According to Hindu mythology, it was a common belief that benevolent spirits would bring food, health, and fertility. But there are also many evil forms of Yakshi that can haunt and curse humans. There are about 36 Yakshinis in mythology. According to many folklore stories, murdered women can be reborn as vengeful yakshas.

According to prevailing beliefs, Yakshinis are considered family deities. They are usually placed in a corner spot, especially where grains are stored. It is said that ancestors who died protecting the family became Yakshinis. As a result of their abilities, they protect family and family wealth.


Mariamann is the Hindu goddess of the rain. She is mostly worshiped in rural areas of south India. She is also sometimes associated with other goddesses such as Parvati, Kali, Durga, Sita, or Shitla.

According to legends, she was the wife of sage Jamadagni. She was famous for her devotion and chastity. Her devotion was in fact so powerful that she could draw water even from unbaked pots.

As rain brings a good harvest, she is also the goddess of prosperity. She is often depicted as a beautiful young woman with a red face and wearing a red dress. She often holds a trident in one hand and a bowl in the other. Sometimes, however she is shown with two attitudes. One shows her pleasant nature, and the other shows her terrifying demeanor.


Minakshi means “fish-eyed.” So she is considered a mother with fish eyes. It is said that fish never close their eyes, and similarly, the goddess never closes her eyes and always watches over her devotees. Her eyes are also said to give life to the unborn.

Goddess Minakshi is thought to be a manifestation of the goddess Parvati. Her consort is Sundareswarar, who is a form of Lord Shiva. According to legend, she was born a princess with three breasts. Lord Shiva told her parents that they should treat her well and that her true form would be revealed at the right time. Finally, she met with Sundareswarar and revealed her true form as Minakshi. She lost her third breast and became the consort of Lord Shiva.

She is often depicted with a small dagger on her waist. A parrot can be seen near her, which symbolizes Kama (the god of love). Her temple has paintings of her marriage. In these paintings, she is the one who receives her husband’s hand, against conventional traditions.

Devi Kanya Kumari

Devi Kanya Kumari
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Devi Kanya Kumari is said to be a form of the goddess Mahadevi in her adolescent years. She is considered to be the goddess who killed the demon Banasura. Banasura was the ruler of Kanyakumari (Kerala, India). He did penance and obtained a boon from Lord Brahma. Accordingly, he could be killed only by an adolescent girl.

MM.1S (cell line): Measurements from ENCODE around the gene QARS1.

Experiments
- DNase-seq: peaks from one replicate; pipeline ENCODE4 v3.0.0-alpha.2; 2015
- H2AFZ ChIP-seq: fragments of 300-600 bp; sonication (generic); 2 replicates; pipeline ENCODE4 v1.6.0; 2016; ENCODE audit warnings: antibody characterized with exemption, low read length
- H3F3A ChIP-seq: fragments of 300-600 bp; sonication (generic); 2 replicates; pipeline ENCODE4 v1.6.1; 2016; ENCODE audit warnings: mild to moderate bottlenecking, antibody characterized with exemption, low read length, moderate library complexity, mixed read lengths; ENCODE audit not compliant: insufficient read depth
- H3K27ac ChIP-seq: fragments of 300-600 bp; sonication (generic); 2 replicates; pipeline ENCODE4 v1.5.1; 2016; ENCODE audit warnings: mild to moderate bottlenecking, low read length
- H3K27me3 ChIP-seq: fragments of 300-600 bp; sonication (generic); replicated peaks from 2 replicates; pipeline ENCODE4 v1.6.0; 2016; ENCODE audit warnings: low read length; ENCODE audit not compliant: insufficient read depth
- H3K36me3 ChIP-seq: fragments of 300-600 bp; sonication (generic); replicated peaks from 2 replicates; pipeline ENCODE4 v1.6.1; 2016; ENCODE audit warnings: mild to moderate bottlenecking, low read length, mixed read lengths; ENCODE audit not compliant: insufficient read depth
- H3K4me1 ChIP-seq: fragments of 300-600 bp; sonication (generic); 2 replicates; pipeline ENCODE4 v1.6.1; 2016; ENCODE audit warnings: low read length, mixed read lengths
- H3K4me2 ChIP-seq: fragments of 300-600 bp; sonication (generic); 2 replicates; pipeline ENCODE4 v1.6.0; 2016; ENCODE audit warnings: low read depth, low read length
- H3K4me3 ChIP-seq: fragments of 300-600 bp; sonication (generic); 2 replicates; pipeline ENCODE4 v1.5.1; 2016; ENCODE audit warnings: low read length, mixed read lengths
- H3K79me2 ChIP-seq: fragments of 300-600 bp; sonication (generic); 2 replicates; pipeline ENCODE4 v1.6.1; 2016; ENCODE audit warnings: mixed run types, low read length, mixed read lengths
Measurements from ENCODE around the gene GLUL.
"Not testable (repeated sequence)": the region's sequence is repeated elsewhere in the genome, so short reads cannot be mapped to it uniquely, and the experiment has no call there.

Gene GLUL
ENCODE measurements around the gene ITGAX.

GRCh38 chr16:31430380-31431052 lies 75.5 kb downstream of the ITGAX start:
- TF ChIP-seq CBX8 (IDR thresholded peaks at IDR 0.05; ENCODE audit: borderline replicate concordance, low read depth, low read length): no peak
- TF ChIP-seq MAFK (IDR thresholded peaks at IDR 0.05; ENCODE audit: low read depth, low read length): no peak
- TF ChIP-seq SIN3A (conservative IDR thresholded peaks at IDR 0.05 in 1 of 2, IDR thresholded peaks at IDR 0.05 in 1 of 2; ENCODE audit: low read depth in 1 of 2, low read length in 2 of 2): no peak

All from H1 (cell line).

Small girls were not considered powerful enough to slay a demon, because of this he started to wreak havoc on earth. He defeated all the gods, and all-natural systems went awry. Confusion spread throughout the universe.

As an adolescent girl, Kumari, was said to be that girl. She adored Lord Shiva and wanted to marry him. But due to God’s intervention, the marriage couldn’t be done. She was very angry and unable to bear her pain, so she destroyed everything. She started practicing austerity. Banasura, without realizing who she was, started to woo her. The Kumari, in her anger, slaughtered him. Then after killing him, she changed into her true form, Parvati.


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Kamakhya is a goddess of desire. She is worshiped in Kamarupa (Assam). She is one of the 52 Shakti Peethas related to the goddess Parvati. The goddess is worshiped as the power that resides within every woman.

She is venerated as the bleeding goddess as she represents the mythical womb of Shakti. It is said that, in the month of June, she menstruates. And the Brahmaputra River turns red. Her temple is then closed for three days, and sacred water is distributed among devotees.

She is portrayed as a young woman with six heads of different colors. Each head has a third eye, and she is adorned with ornaments. She is the representation of procreation.

As we can see, Hindu goddesses are an important part of mythology as well as religion. They are inspiring in their different roles. They show us how to be independent and confident in our own forms and how to rise above our own potential. Also, they show us how to be responsible for our duties, giving strength to the feminine aspect of everything present in nature. They are calm against the odds and fierce against injustice. They form the foundation of every legend and complete the story of the gods with whom they are associated.

Other Goddesses

We hope you enjoyed this post, do check out some of the other goddesses we also write about. You can find the complete list of goddesses sorted across regions and religions here.